Just Like Grandma Used To Make
A rustic Staten Island restaurant features a rotating cast of homespun chefs: Grandmothers from all over the world whose recipes star on the menu.
So you’ve got polpette on the brain, those mouth-watering meatballs served in a classic Italian ragú with a side of homemade ricotta. Or maybe it’s a hankering for dengaku, the tender char-grilled eggplant brushed with miso glaze, sesame seeds, and Japanese spices. Turns out, you can satisfy your cravings in a jewelbox of a restaurant just a 20-minute ferry ride across New York Harbor, in Staten Island.
At Enoteca Maria, tucked away in the heart of Staten Island’s historic St. George district, the international fare rivals delicacies found anywhere in Manhattan, or even Naples or Morocco. Step inside, and owner Jody Scaravella (or “Joe”) will bustle out from behind the bar to greet you like an old friend, eyes twinkling above his salt-and-pepper beard.
Of Italian descent, but born and bred in Brooklyn, Jody had no prior restaurant experience when his grandmother, mother, and father died in quick succession. Searching for solace, he turned to the aromatic foods which enveloped his childhood: sauces bubbling in pots on the stove, pasta al forno, and meats braising in the oven. In 2007, he found a storefront in Staten Island, opened his enoteca, and named it after his mother, Maria.
Realizing his own grandmother, Dominica, had been the family’s repository of culinary culture, he recruited grandmothers from various regions of Italy as chefs with a classified ad: “We’re looking for grandmas to cook regional Italian food.”
Soon, an assemblage of talented candidates lined up to introduce diners to Italy’s bountiful, diverse cuisines. Within a few years, Jody expanded the idea to include grandmothers from other countries—the nonnas of the world—each offering their own recipes.
Jody launched a successful cookbook and soon assimilated the new nonnas into the restaurant, reserving one side of the menu for Italian specialities, and the other for a rotating roster of international grandmas.
The basic criteria? Each “chef” had to be an immigrant of at least 50 years of age (no grandchildren required), willing to share recipes from her country of origin, and passionate about incorporating her culture and history into every slice and chop.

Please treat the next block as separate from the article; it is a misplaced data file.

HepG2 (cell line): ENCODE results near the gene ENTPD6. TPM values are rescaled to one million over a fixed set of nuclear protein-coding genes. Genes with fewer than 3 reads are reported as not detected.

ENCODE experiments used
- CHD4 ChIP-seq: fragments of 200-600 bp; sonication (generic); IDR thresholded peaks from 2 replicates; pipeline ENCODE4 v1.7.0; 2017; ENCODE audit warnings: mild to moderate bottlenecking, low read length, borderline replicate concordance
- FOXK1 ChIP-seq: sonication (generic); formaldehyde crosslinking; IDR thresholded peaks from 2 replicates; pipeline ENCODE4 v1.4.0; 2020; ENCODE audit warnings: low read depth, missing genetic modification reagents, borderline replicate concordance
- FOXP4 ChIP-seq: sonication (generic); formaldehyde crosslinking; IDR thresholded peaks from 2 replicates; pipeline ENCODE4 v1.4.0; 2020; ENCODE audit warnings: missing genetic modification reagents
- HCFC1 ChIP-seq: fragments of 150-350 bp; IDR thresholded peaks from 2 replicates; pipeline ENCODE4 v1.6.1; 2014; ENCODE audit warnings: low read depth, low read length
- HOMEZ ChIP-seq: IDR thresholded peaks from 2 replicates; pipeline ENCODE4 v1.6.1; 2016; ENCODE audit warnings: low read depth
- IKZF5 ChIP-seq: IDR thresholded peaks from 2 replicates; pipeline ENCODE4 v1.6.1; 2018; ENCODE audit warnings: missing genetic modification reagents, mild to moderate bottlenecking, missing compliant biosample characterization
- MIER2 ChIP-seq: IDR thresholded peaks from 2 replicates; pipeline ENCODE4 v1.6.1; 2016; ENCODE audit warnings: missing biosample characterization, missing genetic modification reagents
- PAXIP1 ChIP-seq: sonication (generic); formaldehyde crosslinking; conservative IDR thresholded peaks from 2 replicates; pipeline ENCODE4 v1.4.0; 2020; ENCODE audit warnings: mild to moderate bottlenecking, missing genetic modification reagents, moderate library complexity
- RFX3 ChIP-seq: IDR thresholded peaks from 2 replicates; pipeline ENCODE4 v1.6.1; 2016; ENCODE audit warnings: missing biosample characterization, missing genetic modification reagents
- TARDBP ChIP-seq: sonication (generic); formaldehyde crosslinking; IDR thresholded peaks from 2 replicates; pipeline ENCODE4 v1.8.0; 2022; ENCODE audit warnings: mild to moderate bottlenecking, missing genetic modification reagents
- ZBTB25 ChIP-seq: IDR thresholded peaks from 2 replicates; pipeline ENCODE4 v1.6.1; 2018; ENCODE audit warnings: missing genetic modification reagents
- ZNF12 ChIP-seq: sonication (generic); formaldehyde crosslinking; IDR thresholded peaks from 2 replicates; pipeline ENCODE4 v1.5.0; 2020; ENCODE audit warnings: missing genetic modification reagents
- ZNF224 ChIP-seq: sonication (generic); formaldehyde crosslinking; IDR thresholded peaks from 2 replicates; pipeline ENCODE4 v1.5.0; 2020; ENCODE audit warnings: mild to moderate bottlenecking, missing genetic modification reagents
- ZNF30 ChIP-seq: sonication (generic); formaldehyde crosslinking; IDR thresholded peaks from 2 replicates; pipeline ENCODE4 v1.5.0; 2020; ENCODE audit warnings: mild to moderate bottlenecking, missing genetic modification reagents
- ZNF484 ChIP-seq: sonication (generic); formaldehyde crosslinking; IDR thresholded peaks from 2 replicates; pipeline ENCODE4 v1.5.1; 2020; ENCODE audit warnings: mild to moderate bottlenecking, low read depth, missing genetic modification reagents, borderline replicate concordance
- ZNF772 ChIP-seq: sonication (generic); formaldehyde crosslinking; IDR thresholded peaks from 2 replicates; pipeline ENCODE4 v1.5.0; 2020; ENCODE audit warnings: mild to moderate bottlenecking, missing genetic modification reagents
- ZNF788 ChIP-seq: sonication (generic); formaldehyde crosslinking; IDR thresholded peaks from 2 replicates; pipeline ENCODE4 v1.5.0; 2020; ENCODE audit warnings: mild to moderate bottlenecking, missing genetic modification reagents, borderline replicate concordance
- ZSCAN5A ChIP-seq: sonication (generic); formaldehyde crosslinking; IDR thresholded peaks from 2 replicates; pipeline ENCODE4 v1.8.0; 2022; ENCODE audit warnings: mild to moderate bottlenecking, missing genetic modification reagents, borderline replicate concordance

The restaurant has two kitchens. Downstairs are the Italian grandmothers, while the others work upstairs. Sometimes there’s one nonna up there, sometimes two, so diners can watch multiple cultures create magic side by side.
There are now over 30 nonnas, from Syria, France, Afghanistan, Puerto Rico, Egypt, Israel, Pakistan, Morocco, Palestine, Turkey, Trinidad and Tobago, Lebanon, Venezuela, and Colombia. They take turns cooking, communicating through spices, swapping stories, and passing on tastes and traditions.
At first Jody sourced his nonnas, but soon they started finding him. One Greek nonna, for example, turned up after she lost her spouse and her family wanted to get her out of the house and active again. She is now a regular in the kitchen.
As far as an interview? “It’s simple,” says Jody, who’s now in his early sixties himself. “I don’t ask them to cook. I sit down with each nonna and within five minutes, I know if they’re passionate about cooking.”
With the youngest at 50 and the eldest at 91, each grandmother decides how long she would like to stay (anywhere from one day to a month or more) and proposes her own recipes and ingredients. The women are all compensated for their work, and most live in the area. If one comes from out of state, room and board is covered.
“The nonna from Azerbajian who was supposed to come in yesterday had to have an emergency appendix operation!” Jody exclaims with concern. “But she’s doing fine,” he continues as a nonna from Armenia unexpectedly walks in and drops off a freshly-baked cake.
As word of the nonnas spreads, diners from across New York City clamor to fill the 25-30 seats. But Jody relishes offering the so-called “poverty dishes” from the “older generation” when every single part of the meat was delectably consumed, yielding delicacies like his Sicilian grandmother’s Easter Capuzzelle (seasoned, stuffed and baked lamb’s head) or Egyptian fattah kawara (cow’s feet). These dishes, he explains, are increasingly popular because, when well-prepared, the meat is extremely tender and flavorful.
As for the nonnas, they take occasional breaks from cooking and mingle with diners, offer samples of other dishes, sit and chat, grab a hug, and sometimes even get standing ovations.
After the feast, the lovely five-minute walk back to the ferry and the digestive boat ride back to Manhattan are most welcome. The featured nonnas on your next visit remain a mystery, for now.
Enoteca Maria is located at 27 Hyatt Street on Staten Island. It’s open Friday, Saturday, and Sunday only. Each weekend’s culinary lineup is usually posted ahead of time on their Facebook page. Call (718) 447-2777 for reservations. Cash only.
Hero image ©2015 by Enoteca Maria Corp. from NONNA’S HOUSE by Jody Scaravella with Elisa Petrini published by Atria Books, a division of Simon & Schuster, Inc.